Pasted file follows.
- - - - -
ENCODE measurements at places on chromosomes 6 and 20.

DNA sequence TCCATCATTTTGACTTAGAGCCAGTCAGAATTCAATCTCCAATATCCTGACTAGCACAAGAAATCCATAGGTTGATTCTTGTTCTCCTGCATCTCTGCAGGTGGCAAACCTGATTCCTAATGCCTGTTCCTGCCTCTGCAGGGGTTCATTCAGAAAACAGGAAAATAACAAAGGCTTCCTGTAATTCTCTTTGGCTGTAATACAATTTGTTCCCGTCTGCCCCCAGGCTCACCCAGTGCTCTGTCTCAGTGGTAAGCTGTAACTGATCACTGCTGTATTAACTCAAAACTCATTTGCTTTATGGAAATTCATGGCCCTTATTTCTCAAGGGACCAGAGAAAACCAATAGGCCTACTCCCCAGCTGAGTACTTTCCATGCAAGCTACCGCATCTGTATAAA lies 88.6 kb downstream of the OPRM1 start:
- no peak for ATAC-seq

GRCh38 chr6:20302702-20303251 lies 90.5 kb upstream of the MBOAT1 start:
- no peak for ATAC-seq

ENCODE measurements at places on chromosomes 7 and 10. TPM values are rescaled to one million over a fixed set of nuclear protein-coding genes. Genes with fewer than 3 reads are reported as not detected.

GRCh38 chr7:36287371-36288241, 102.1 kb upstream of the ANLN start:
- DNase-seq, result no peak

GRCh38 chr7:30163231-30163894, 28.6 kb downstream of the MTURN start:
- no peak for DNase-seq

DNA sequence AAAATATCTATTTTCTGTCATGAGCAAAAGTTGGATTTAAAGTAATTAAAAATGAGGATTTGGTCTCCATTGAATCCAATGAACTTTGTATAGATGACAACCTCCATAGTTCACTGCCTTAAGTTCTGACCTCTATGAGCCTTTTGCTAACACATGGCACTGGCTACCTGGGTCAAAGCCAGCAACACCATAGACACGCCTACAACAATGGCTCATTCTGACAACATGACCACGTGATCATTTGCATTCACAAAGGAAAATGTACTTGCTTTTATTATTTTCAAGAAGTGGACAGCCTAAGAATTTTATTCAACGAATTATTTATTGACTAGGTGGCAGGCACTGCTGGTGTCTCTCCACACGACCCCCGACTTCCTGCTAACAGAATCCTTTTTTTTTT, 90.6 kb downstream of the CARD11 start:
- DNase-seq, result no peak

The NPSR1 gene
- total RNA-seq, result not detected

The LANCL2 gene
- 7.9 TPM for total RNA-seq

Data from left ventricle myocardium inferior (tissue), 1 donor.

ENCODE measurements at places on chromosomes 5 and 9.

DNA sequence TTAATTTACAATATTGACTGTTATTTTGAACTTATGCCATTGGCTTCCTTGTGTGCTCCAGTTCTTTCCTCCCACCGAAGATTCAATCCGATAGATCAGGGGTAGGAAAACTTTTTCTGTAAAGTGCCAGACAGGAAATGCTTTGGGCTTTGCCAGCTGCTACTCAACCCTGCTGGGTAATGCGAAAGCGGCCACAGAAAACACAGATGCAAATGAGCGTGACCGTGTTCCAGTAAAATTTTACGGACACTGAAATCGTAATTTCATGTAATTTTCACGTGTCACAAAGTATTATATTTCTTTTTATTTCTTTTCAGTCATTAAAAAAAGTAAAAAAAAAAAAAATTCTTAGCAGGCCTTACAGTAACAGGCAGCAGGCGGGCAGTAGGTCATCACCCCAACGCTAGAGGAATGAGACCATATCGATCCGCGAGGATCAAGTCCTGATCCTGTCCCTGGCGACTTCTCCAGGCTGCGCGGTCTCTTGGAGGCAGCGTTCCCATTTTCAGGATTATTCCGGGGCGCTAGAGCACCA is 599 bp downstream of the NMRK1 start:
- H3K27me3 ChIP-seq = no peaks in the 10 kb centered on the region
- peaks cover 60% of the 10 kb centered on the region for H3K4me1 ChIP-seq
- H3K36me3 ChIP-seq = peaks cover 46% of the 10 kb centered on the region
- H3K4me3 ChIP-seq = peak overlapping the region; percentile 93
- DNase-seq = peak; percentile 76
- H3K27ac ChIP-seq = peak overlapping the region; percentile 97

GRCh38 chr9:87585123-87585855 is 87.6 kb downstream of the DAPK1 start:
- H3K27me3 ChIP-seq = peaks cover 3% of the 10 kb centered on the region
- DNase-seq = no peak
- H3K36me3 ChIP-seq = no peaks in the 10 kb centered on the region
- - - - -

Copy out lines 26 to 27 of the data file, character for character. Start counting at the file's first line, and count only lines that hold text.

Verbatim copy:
GRCh38 chr9:87585123-87585855 is 87.6 kb downstream of the DAPK1 start:
- H3K27me3 ChIP-seq = peaks cover 3% of the 10 kb centered on the region